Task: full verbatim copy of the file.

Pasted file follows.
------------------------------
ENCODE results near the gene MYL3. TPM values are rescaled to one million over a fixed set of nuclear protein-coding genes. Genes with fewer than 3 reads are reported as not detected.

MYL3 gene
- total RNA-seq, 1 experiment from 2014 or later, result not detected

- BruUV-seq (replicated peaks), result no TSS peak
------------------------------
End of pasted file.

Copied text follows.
ENCODE results near the gene MYL3. TPM values are rescaled to one million over a fixed set of nuclear protein-coding genes. Genes with fewer than 3 reads are reported as not detected.

MYL3 gene
- total RNA-seq, 1 experiment from 2014 or later, result not detected

- BruUV-seq (replicated peaks), result no TSS peak